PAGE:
Would you be pissed and start looking for the secret service phone number? Maybe turn in a commie, or worse a terrorist? Now consider that billy graham said this and as far as I know it's been almost 10 years and he's not been called on it. I'll do it. What an asshole. And what a bunch of brain washed flag waving jackasses who got teary eyed at his service in front of the nation and world without critically listening. That is all.

Sunday, August 17, 2008


Check it. Went to water batteries the other day and this snake, the same who I always see eating chicken eggs out in the hen house was hanging out in my house on my batteries. Which are kept clean btw so there should not be any concern about the snake getting acid on it's belly. I kept trying to pick it up and get it outside and it kept slithying out of my hands back onto or behind the battery. After several minutes of this it started making very feebly strikes so I left it alone. I came back 20 minutes later and it was gone. I have only a small house of 840 square feet so it seems like there would not be too many places for a snake of this size to hide. I checked them. I guess it got out the same way it got in. ??? Regarding the serpent's grumpiness--it had glazed eyes. It is going to shed in a few days and I know they get pissed easily in such a state. I've escorted this one out of the hen house several times and it's never tried to bite before.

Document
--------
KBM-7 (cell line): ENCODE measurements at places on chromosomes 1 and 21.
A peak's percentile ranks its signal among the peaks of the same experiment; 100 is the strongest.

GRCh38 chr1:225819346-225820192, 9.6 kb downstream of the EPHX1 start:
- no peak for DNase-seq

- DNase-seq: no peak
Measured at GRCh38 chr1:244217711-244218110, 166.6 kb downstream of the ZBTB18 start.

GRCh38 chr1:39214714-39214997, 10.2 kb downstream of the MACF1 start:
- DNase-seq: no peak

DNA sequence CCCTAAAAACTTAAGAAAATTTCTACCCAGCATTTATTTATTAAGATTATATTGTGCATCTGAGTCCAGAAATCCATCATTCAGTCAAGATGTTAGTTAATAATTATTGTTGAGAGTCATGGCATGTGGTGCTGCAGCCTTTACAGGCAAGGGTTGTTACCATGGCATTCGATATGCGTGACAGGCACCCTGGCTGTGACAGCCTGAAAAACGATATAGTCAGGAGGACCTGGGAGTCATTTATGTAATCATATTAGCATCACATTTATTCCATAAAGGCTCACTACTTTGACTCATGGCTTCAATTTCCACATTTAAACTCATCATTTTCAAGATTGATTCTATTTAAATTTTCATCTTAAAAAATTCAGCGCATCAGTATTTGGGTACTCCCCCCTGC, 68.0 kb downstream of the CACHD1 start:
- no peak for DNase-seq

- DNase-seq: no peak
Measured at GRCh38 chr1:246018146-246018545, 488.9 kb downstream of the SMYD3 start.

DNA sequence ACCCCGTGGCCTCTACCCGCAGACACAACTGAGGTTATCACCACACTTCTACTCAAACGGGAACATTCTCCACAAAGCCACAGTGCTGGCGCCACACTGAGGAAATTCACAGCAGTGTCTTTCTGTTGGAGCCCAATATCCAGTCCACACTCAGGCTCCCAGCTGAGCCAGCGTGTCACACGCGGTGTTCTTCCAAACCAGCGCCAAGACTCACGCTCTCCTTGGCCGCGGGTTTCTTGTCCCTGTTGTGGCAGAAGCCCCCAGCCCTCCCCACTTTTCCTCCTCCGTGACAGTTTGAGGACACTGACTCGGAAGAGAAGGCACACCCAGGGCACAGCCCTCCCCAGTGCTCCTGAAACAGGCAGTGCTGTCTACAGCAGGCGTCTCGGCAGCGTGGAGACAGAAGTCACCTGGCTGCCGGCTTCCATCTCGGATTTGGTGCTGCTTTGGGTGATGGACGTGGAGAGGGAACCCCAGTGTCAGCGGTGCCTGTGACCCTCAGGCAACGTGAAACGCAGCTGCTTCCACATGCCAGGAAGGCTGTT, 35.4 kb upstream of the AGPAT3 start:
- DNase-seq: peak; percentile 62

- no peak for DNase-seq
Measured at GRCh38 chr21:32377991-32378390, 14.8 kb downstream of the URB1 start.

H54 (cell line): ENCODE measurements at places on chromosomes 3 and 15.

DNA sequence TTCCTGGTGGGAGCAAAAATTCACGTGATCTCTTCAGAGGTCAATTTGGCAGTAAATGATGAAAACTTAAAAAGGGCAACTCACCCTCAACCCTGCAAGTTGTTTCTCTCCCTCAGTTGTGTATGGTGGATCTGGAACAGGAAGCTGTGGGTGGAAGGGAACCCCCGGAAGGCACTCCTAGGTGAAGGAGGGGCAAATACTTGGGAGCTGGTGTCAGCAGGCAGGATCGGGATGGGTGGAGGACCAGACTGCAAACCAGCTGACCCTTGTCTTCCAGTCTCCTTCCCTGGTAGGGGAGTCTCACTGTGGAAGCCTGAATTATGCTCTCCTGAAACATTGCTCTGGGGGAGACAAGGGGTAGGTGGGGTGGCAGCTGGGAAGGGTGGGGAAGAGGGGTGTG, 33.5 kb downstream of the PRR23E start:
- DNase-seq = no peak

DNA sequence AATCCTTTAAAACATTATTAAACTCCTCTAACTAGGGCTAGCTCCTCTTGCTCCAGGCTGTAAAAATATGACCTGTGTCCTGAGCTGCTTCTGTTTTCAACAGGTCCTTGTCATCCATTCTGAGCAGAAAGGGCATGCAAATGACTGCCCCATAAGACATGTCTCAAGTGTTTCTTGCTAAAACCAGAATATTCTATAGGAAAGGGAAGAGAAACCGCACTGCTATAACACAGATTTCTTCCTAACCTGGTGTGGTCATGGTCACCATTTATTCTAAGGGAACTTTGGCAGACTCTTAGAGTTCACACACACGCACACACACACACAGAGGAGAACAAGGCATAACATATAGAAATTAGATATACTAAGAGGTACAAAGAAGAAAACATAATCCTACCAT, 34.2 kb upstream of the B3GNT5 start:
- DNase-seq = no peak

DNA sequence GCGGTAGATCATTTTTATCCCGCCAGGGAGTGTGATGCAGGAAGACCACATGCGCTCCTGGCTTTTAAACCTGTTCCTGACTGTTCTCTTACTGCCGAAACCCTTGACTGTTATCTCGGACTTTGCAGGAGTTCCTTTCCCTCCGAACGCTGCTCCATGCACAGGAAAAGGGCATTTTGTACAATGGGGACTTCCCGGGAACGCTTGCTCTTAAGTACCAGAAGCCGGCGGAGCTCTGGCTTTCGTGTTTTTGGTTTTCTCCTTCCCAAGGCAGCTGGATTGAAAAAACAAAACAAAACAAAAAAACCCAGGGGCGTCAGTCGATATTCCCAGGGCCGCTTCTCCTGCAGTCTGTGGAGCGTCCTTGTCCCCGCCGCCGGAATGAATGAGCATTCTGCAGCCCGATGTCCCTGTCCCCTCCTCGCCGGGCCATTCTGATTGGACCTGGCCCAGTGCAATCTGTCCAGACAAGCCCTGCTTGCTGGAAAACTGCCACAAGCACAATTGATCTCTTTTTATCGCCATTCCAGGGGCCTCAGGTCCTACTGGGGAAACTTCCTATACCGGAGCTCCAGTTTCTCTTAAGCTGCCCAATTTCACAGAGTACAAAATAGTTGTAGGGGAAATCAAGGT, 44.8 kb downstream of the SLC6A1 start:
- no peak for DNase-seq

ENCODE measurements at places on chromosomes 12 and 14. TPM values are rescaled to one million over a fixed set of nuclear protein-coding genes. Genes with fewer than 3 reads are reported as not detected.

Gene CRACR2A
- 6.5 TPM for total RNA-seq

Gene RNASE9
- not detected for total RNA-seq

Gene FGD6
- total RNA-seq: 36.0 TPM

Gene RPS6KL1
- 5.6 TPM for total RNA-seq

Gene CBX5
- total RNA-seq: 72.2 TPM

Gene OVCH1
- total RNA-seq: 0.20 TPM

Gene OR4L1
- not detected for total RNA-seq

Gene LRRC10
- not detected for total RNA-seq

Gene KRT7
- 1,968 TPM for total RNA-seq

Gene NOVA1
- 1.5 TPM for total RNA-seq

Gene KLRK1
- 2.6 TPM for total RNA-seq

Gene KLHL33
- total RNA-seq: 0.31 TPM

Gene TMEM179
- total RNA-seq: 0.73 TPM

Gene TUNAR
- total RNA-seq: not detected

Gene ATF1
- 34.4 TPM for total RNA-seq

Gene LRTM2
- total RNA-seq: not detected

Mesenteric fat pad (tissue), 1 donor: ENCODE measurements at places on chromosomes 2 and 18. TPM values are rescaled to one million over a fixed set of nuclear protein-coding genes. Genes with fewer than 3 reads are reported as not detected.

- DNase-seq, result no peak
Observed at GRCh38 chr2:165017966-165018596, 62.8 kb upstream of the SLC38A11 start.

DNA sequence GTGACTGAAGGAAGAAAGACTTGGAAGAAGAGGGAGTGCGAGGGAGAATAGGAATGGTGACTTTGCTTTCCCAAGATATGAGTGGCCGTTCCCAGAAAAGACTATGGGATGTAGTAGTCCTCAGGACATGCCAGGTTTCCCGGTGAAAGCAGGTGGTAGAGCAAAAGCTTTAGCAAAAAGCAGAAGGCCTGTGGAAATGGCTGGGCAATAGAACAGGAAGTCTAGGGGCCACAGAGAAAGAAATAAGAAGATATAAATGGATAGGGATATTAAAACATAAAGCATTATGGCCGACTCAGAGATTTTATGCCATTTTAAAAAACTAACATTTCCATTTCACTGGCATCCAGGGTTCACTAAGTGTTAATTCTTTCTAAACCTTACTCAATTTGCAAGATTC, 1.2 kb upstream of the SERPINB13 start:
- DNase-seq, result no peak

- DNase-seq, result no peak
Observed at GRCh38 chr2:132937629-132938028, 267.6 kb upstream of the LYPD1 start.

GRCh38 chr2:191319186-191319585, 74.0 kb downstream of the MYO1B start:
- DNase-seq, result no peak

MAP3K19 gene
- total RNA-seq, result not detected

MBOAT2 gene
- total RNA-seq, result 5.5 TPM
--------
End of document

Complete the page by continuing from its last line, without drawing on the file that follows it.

Tuesday, November 27, 2007

heating water with wood

I normally heat water using home built solar panels. When it is below freezing it's a good idea to circulate anti-freeze in the solar panels and have a heat exchanger beside the water tank. I've never got around to that. So, in winters past I've instead run a very shoddy loop of copper coils in front of the air outlet on the biodiesel powered furnace. By pumping water to this loop and back to the water tank I've had very hot water.